Timothy Houge is a current doctoral student in the Department of History who was recently awarded both the Cyril E. Smith Trust Fellowship and Casper Dissertation Fellowship. Both fellowships support academic work in the humanities.
Hogue’s research focuses on the relationship between local, state and the federal government and Native Peoples in Wisconsin, Alaska and Arizona and how education policy became a site of activism for Native Americans pursuing self-determination and Indigenous-sovereign education. Using education policy as a lens, the work highlights two important demographics in particular who have historically been overlooked in scholarship: the Native peoples at a local, grassroots level in Alaska, Wisconsin and Arizona, and the Native Americans who were employed within government institutions attempting to reconceptualize the assimilationist and paternalistic approach in federal Indian policy towards one that focused on partnerships and self-determination.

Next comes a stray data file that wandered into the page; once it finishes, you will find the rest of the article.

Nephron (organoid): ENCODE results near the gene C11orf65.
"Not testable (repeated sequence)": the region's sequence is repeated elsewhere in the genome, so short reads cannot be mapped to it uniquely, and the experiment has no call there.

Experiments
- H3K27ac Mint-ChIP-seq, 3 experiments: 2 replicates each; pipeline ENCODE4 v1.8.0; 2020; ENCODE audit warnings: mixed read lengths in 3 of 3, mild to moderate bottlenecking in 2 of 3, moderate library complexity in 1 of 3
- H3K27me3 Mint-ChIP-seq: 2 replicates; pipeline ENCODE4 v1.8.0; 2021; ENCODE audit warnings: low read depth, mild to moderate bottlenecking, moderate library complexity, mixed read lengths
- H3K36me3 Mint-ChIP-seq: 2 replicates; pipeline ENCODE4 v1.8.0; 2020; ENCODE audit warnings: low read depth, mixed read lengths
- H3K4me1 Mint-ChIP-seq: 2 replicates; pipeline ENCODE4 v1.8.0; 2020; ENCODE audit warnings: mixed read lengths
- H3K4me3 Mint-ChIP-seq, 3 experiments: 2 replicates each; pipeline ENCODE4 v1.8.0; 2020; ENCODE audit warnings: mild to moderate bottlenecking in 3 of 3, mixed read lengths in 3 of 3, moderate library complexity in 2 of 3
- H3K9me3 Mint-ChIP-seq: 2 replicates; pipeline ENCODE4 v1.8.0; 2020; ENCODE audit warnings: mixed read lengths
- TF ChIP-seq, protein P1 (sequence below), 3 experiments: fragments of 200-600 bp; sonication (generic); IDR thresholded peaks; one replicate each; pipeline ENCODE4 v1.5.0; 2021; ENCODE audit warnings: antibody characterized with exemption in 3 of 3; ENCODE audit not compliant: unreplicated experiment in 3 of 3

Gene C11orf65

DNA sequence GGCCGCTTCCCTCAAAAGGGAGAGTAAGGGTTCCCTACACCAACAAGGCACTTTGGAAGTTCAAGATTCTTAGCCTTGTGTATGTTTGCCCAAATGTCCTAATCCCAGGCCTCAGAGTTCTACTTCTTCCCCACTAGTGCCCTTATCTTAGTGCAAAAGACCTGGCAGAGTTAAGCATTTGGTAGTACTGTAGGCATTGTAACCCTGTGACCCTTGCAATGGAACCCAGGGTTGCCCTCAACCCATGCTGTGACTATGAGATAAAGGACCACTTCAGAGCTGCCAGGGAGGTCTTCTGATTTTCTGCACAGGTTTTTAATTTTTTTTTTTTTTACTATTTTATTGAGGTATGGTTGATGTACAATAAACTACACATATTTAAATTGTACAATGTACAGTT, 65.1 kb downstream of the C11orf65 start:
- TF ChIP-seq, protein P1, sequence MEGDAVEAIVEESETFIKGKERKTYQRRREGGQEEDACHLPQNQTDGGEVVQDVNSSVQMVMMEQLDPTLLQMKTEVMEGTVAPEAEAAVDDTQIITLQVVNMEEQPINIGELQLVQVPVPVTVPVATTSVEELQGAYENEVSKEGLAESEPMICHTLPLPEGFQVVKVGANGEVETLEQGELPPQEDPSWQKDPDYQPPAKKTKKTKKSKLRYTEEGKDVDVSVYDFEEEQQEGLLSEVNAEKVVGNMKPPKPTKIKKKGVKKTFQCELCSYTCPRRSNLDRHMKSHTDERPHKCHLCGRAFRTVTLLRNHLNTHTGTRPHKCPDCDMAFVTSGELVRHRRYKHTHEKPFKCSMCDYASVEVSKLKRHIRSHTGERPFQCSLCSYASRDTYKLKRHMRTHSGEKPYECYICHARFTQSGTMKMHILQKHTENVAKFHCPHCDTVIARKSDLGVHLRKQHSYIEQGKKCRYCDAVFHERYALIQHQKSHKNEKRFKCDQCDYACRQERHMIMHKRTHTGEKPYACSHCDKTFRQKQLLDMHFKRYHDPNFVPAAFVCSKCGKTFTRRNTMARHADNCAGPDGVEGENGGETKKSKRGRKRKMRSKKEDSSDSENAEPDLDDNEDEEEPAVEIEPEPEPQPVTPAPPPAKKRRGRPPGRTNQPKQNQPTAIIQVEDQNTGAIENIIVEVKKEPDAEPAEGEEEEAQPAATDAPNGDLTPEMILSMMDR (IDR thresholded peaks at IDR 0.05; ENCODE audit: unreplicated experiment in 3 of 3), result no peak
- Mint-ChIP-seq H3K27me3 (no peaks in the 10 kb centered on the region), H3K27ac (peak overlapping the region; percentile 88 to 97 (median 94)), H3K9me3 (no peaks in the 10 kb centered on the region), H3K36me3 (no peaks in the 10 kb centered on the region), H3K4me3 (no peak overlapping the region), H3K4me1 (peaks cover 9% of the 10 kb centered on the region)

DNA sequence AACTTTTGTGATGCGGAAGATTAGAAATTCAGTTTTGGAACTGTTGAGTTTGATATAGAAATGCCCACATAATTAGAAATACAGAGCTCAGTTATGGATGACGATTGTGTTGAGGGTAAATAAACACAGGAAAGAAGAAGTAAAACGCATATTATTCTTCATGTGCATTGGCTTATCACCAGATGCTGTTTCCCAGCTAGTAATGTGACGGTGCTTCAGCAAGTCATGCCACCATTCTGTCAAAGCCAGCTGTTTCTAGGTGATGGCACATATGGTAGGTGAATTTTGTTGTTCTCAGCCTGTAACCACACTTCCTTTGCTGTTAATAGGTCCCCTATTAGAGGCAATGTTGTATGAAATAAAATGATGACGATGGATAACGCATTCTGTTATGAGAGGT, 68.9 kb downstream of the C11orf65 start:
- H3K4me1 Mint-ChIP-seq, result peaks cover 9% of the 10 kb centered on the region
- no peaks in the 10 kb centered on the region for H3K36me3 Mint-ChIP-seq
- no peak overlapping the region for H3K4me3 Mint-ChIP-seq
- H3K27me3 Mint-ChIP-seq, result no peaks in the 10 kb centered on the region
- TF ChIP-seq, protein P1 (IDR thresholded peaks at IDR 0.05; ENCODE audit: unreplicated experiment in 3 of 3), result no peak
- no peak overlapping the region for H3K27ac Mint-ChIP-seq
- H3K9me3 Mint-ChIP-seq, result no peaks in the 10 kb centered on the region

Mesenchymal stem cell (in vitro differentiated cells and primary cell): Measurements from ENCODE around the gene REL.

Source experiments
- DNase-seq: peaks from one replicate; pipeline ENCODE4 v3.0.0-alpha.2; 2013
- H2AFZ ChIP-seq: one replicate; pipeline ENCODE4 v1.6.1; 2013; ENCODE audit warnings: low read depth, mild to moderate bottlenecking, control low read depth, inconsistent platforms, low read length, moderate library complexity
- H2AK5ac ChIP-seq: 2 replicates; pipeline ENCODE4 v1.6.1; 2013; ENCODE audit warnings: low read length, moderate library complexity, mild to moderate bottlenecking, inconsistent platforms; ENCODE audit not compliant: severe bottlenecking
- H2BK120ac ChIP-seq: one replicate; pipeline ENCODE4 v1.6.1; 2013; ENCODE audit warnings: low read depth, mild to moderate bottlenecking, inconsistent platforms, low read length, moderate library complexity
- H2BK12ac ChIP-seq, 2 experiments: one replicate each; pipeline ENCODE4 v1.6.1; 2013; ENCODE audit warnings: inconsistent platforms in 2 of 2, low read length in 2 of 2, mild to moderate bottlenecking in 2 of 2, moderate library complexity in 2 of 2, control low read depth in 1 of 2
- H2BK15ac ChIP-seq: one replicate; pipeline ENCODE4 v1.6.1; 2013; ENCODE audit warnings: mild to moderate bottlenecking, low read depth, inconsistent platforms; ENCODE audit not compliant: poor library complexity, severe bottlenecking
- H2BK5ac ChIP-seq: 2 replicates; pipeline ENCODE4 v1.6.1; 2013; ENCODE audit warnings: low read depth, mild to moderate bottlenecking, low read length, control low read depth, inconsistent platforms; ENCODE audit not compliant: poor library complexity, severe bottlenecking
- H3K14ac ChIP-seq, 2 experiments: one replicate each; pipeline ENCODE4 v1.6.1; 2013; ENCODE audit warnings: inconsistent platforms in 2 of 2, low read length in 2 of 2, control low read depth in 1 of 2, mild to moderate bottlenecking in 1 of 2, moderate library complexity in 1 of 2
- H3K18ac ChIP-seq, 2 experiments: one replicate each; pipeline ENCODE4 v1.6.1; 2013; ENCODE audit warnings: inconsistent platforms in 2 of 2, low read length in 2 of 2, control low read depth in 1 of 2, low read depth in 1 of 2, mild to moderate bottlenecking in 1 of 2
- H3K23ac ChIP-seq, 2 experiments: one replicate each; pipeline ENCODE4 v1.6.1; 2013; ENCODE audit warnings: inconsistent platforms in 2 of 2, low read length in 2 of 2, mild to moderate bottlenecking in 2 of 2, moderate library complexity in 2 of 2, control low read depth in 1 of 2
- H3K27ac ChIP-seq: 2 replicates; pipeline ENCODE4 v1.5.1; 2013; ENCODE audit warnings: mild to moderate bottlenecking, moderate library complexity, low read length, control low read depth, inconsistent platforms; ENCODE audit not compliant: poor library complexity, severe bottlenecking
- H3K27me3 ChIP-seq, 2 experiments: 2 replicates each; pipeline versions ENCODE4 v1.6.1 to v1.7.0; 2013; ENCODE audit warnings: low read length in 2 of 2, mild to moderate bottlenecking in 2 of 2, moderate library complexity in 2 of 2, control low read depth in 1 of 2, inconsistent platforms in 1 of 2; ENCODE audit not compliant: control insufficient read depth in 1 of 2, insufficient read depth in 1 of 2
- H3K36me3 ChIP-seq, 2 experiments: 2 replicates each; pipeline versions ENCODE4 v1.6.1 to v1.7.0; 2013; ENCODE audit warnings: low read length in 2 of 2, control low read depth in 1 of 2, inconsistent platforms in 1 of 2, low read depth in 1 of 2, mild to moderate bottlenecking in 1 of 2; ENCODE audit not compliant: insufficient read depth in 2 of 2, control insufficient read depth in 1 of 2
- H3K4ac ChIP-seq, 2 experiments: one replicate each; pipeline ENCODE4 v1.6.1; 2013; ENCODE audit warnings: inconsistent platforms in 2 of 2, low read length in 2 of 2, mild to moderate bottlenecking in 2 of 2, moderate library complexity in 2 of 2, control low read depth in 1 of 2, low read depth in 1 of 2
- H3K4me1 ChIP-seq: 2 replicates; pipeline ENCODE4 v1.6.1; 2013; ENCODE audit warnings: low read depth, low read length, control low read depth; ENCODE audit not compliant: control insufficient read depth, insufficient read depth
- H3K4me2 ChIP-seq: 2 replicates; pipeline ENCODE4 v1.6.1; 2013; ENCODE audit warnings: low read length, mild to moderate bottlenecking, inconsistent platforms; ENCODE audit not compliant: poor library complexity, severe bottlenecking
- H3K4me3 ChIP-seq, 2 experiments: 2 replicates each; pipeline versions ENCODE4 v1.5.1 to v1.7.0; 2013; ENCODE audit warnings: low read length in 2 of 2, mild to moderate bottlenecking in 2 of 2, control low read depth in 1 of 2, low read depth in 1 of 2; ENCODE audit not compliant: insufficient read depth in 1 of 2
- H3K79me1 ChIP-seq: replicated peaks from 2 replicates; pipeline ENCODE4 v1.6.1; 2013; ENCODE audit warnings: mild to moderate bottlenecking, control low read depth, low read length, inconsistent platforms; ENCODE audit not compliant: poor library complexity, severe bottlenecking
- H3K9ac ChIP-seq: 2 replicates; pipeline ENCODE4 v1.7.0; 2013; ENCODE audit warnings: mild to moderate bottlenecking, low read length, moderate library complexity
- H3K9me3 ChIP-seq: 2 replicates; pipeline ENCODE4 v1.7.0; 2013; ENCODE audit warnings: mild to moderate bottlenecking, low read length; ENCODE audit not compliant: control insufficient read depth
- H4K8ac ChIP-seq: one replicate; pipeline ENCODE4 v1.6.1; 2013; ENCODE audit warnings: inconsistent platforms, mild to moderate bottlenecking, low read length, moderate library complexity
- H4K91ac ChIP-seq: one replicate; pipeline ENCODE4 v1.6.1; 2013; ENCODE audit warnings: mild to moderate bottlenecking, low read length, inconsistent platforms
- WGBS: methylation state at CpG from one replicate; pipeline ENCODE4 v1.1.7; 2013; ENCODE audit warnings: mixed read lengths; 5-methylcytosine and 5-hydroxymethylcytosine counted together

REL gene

The fellowship awards have helped fund Hogue’s travels to Seattle, Washington, and Juneau, Alaska, to conduct research on federal education policy for Native peoples from 1950 to 1975.
Hogue presented his research on Alaska Natives and education policy in November 2023 at the American Society for Ethnohistory’s annual conference at Florida State University. He also gave two lectures in at the Clement Manor Center for Enrichment, the first lecture on 20th Century Alaska history, and the second on the federal Indian policy of the Lyndon B. Johnson administration.
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